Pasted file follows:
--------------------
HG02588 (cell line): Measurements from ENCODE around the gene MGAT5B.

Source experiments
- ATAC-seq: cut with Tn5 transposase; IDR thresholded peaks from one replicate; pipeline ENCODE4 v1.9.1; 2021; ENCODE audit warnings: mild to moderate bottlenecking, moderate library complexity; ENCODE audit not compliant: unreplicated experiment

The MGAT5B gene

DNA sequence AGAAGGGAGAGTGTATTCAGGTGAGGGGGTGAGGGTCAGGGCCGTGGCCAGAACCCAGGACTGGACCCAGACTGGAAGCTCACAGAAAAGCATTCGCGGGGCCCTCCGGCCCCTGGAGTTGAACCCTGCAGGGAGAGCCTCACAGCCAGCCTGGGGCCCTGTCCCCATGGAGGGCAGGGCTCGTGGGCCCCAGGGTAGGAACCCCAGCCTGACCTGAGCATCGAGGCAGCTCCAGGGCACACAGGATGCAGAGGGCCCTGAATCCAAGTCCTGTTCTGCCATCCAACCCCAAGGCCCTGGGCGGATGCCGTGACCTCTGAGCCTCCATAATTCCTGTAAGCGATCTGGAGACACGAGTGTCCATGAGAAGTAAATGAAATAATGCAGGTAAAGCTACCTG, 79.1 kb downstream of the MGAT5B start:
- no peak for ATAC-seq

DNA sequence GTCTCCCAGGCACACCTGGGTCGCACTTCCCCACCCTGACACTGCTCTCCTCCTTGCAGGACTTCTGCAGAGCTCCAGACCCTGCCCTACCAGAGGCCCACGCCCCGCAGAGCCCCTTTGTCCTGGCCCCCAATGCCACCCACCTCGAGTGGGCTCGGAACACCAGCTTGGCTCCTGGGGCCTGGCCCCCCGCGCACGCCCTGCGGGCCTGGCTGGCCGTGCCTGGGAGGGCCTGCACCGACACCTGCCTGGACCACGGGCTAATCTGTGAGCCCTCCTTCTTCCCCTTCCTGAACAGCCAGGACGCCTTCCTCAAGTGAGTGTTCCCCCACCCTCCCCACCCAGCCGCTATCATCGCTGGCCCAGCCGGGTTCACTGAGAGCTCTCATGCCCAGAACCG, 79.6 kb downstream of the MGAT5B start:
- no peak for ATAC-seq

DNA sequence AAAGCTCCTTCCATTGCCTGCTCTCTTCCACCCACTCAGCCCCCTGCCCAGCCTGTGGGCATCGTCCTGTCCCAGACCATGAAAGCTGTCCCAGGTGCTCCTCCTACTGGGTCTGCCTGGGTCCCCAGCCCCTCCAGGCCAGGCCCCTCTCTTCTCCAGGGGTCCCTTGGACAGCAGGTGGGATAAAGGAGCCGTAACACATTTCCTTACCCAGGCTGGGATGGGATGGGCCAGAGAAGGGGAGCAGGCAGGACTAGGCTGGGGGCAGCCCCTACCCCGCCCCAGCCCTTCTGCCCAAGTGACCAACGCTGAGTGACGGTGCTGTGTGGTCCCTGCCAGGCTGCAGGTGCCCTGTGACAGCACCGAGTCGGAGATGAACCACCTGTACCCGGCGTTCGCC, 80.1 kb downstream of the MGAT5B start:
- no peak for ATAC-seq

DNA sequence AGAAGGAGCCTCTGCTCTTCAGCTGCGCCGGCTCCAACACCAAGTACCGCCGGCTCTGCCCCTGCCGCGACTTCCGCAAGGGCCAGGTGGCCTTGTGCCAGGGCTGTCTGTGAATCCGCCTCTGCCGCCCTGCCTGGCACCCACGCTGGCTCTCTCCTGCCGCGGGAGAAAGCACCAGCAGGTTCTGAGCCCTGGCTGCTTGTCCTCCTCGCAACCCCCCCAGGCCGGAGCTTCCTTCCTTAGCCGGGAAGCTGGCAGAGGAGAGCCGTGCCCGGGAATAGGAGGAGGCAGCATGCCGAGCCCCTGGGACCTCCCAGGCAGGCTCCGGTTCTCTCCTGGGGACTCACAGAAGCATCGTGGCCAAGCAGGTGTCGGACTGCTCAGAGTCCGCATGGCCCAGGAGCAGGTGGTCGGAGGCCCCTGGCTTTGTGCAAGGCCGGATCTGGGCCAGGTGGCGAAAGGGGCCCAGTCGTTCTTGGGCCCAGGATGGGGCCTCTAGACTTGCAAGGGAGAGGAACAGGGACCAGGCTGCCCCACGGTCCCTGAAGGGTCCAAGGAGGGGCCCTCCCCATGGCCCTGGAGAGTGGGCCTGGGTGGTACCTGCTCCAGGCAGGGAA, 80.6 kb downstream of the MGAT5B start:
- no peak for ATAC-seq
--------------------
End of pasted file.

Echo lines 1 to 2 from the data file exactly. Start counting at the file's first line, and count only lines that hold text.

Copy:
HG02588 (cell line): Measurements from ENCODE around the gene MGAT5B.

Source experiments